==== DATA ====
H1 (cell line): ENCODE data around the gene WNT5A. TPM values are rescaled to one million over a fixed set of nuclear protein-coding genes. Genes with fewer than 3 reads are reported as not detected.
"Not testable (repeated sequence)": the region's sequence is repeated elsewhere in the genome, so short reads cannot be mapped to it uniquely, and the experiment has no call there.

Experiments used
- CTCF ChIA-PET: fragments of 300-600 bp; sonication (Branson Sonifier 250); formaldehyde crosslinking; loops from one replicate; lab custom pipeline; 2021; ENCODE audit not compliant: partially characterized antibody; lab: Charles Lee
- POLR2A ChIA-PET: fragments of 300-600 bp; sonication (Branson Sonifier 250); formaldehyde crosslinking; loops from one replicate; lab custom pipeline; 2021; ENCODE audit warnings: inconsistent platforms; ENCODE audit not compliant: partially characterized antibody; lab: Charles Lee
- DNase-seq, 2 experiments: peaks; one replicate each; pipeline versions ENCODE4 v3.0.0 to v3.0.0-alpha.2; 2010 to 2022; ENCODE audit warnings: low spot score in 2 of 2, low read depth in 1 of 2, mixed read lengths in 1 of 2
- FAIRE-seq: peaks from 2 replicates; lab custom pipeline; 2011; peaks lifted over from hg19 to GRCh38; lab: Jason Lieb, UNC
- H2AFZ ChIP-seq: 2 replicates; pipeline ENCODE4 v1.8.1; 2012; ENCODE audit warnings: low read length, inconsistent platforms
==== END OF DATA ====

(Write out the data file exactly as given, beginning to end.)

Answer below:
H1 (cell line): ENCODE data around the gene WNT5A. TPM values are rescaled to one million over a fixed set of nuclear protein-coding genes. Genes with fewer than 3 reads are reported as not detected.
"Not testable (repeated sequence)": the region's sequence is repeated elsewhere in the genome, so short reads cannot be mapped to it uniquely, and the experiment has no call there.

Experiments used
- CTCF ChIA-PET: fragments of 300-600 bp; sonication (Branson Sonifier 250); formaldehyde crosslinking; loops from one replicate; lab custom pipeline; 2021; ENCODE audit not compliant: partially characterized antibody; lab: Charles Lee
- POLR2A ChIA-PET: fragments of 300-600 bp; sonication (Branson Sonifier 250); formaldehyde crosslinking; loops from one replicate; lab custom pipeline; 2021; ENCODE audit warnings: inconsistent platforms; ENCODE audit not compliant: partially characterized antibody; lab: Charles Lee
- DNase-seq, 2 experiments: peaks; one replicate each; pipeline versions ENCODE4 v3.0.0 to v3.0.0-alpha.2; 2010 to 2022; ENCODE audit warnings: low spot score in 2 of 2, low read depth in 1 of 2, mixed read lengths in 1 of 2
- FAIRE-seq: peaks from 2 replicates; lab custom pipeline; 2011; peaks lifted over from hg19 to GRCh38; lab: Jason Lieb, UNC
- H2AFZ ChIP-seq: 2 replicates; pipeline ENCODE4 v1.8.1; 2012; ENCODE audit warnings: low read length, inconsistent platforms